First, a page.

China’s Ningbo-Zhoushan Port, the fifth-largest in the world and third-busiest in China, lifted 20 million 20-foot-equivalent units for the first time in its history, joining an elite club of four other ports that have passed that milestone.
Ningbo’s record comes as other leading China ports continue to report throughput growth even as China’s manufacturing and export sectors struggle against slack global demand and macroeconomic uncertainty.
When the 20 millionth TEU was lifted off Mediterranean Shipping Co.’s Ravenna on Christmas Eve, Ningbo was catapulted into a sphere of mega-ports that includes Shanghai, Singapore, Shenzhen and Hong Kong.
The port attributed its record-breaking performance to its ability to handle mega-ships, its favorable geographic position in the Yangtze River Delta, a critical juncture in Beijing’s Belt and Road strategy, and its targeting of transshipment cargo.
The port has opened a transshipment operations center and stepped up its development and coordination with major carriers like Maersk and MSC, leading its water-water transshipment traffic to jump 22 percent to more than 4 million TEUs from January to November year-over-year.
Ningbo’s aggressive pursuit of intermodal rail services, which connect to 13 inland ports, also played a role, as January to November intermodal rail traffic at the port is up 20 percent from 2014 to 150,000 TEUs.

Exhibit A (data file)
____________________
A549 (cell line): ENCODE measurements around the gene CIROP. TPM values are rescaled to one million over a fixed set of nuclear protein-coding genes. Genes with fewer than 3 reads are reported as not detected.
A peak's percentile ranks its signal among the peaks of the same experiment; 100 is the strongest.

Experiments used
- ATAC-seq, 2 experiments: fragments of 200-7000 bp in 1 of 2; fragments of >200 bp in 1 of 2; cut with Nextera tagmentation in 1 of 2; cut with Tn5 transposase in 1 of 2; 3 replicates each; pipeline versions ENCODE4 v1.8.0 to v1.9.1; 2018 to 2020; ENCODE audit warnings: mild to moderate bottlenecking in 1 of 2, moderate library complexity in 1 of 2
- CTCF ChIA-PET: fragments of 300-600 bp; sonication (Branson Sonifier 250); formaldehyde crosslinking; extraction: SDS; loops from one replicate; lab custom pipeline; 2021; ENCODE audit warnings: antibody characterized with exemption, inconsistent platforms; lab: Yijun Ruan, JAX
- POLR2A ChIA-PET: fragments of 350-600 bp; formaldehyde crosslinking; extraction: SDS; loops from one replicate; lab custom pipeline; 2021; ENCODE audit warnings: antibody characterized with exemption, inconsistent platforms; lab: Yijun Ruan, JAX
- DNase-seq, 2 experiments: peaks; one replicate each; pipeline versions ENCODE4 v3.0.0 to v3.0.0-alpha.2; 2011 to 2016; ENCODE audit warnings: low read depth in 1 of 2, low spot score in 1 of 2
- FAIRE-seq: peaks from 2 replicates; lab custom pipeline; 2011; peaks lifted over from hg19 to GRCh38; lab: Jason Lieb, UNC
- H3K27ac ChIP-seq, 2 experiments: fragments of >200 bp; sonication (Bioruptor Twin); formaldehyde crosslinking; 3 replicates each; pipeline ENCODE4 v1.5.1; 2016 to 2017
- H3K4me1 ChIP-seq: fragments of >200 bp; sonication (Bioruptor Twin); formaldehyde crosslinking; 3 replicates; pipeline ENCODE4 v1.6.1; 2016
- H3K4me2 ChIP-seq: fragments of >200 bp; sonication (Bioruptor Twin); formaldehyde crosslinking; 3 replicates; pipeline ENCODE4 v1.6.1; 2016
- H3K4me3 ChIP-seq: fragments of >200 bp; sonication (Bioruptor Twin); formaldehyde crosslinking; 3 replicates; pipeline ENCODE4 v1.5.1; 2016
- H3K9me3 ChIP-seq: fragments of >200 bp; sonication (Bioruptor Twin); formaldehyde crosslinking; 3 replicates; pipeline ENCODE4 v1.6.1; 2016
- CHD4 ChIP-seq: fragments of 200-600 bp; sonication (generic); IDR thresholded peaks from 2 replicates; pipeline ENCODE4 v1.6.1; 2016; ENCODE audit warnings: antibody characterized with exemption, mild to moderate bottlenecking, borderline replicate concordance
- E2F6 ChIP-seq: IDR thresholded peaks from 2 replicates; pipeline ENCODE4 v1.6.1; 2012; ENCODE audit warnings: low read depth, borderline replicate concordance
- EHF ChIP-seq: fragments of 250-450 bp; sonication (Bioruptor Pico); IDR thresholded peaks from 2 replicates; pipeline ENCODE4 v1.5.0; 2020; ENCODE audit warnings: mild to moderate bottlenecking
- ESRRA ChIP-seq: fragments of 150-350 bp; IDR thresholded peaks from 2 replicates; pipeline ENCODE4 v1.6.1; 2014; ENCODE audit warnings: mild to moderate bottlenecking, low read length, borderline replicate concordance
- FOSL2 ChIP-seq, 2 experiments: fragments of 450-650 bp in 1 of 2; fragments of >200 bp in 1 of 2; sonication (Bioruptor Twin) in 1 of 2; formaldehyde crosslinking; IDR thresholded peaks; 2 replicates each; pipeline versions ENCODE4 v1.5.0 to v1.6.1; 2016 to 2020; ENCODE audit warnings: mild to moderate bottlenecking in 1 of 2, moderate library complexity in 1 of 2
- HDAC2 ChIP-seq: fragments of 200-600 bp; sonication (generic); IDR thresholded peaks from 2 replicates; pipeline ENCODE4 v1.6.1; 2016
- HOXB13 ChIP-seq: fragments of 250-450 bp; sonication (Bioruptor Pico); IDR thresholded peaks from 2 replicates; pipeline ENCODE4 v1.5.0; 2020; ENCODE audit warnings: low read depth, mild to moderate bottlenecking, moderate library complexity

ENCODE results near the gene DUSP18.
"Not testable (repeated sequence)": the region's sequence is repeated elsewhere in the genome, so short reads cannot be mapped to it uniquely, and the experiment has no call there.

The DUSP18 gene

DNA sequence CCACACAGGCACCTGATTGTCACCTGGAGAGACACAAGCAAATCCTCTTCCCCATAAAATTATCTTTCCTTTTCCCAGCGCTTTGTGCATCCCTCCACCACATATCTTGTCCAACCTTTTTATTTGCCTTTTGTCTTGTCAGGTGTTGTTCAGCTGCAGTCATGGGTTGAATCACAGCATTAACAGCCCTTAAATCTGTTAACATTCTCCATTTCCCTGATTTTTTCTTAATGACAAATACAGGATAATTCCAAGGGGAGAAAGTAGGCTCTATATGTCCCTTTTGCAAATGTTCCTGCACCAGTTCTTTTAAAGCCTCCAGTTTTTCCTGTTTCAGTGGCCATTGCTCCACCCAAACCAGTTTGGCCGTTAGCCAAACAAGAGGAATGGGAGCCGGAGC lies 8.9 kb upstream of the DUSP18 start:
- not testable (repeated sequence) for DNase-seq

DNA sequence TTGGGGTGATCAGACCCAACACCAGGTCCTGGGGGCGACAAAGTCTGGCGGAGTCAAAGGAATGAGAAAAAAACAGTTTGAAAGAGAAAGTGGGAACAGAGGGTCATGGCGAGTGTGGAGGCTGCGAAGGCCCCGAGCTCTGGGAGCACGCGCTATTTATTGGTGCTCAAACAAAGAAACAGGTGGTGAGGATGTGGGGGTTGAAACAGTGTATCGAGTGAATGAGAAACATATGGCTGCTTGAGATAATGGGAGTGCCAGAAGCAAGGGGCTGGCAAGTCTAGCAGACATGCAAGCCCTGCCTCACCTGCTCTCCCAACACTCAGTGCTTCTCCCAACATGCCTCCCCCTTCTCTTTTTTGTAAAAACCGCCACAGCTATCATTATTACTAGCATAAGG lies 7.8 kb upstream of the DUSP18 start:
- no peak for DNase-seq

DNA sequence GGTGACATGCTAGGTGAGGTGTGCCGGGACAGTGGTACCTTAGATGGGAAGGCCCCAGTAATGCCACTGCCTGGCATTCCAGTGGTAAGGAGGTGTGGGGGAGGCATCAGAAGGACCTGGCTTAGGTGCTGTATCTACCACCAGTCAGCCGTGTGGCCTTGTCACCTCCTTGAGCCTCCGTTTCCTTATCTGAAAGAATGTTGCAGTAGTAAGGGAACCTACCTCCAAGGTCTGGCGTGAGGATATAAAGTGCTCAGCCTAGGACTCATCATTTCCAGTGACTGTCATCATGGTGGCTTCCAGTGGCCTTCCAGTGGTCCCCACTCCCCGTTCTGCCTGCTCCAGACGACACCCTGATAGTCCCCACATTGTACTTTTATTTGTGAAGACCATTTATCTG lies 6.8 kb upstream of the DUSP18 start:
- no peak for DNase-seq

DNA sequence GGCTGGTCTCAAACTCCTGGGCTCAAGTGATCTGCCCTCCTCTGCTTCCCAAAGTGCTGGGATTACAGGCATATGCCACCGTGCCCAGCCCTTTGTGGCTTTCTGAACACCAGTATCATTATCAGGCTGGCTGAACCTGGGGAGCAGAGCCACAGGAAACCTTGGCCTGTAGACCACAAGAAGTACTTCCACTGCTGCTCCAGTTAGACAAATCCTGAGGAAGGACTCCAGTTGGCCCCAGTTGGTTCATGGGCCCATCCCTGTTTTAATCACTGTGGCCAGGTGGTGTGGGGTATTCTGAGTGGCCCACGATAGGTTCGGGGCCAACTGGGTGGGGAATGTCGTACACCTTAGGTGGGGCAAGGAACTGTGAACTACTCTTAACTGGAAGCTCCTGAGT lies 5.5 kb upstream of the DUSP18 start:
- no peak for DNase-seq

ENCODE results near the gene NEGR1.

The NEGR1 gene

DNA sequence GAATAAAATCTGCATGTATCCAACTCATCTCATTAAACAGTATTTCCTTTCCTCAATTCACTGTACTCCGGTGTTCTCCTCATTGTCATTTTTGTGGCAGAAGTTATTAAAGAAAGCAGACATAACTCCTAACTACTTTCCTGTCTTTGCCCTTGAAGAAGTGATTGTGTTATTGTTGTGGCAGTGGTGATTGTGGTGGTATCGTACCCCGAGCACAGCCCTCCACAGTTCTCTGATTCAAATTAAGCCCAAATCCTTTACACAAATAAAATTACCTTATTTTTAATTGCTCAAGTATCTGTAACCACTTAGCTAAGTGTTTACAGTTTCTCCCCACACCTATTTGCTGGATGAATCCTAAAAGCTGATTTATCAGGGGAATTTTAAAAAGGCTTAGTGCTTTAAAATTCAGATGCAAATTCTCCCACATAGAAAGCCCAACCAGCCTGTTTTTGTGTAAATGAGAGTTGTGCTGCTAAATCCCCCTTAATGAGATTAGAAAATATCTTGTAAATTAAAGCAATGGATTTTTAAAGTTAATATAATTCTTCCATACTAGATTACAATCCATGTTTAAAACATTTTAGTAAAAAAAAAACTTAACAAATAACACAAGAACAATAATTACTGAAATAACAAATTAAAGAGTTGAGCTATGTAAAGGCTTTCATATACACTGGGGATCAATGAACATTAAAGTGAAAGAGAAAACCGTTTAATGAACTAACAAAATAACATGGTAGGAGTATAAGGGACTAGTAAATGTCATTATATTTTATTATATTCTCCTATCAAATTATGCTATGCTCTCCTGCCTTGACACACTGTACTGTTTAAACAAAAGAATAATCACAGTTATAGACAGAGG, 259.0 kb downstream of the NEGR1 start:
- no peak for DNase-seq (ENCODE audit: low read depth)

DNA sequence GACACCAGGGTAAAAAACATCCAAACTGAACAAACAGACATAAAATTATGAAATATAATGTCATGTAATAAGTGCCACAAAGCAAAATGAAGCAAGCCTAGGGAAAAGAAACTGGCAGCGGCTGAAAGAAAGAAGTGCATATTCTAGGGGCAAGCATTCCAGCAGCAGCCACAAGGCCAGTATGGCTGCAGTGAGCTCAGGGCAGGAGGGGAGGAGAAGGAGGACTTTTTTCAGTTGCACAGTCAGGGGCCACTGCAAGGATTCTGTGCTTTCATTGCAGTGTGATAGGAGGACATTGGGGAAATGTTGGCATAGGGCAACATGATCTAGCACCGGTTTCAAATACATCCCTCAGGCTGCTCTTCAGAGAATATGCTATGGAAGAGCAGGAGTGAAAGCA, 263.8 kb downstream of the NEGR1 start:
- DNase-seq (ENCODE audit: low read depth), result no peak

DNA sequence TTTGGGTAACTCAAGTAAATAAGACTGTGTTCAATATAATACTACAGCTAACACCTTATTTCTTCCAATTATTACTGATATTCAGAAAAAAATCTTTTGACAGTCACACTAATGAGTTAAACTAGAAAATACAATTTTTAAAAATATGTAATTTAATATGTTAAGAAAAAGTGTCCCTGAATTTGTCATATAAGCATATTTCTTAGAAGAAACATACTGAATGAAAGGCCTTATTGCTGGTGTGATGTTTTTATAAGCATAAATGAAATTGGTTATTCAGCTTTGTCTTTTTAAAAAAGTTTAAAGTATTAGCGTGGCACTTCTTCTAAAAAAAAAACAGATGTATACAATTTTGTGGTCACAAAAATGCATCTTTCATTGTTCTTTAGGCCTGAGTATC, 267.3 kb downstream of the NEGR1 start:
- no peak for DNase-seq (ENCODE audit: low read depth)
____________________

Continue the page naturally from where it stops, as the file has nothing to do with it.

The Ningbo-Zhoushan port was previously two separate ports that were joined only in October, and the port says it will continue to focus on integrating operations and personnel while working to wring more efficiencies out of its systems in 2016.
The port will also continue to work to capture transshipment cargo while expanding the reach of its intermodal rail.
A strong focus on transshipment could help protect the port should China’s manufacturing and export sectors truly stumble.
The rate of growth in China's exports to the world is expected to fall by more than half between this year and last, with 2015 forecast to register export growth of 2.3 percent compared to 4.9 percent last year, according to World Trade Services, a sister product of JOC.com within IHS.
Exports to Europe are projected to end the year down 0.4 percent compared to 2014, when exports were up 12.9 percent.
China's exports to the U.S. in November were up 5 percent year-over-year to 1.7 million TEUs, according to PIERS, a sister product of JOC.com within IHS.
The most recent readings from major manufacturing indices in China show the sector is still contracting with the National Bureau of Statistics’ PMI, which looks at the larger state-owned factories, fell to 49.6 in November, its lowest reading since August 2012 and down from October’s 49.8.
The Caixin Manufacturing PMI, which represents smaller, private enterprises, was at 48.6 in November, the ninth straight month the index showed contraction.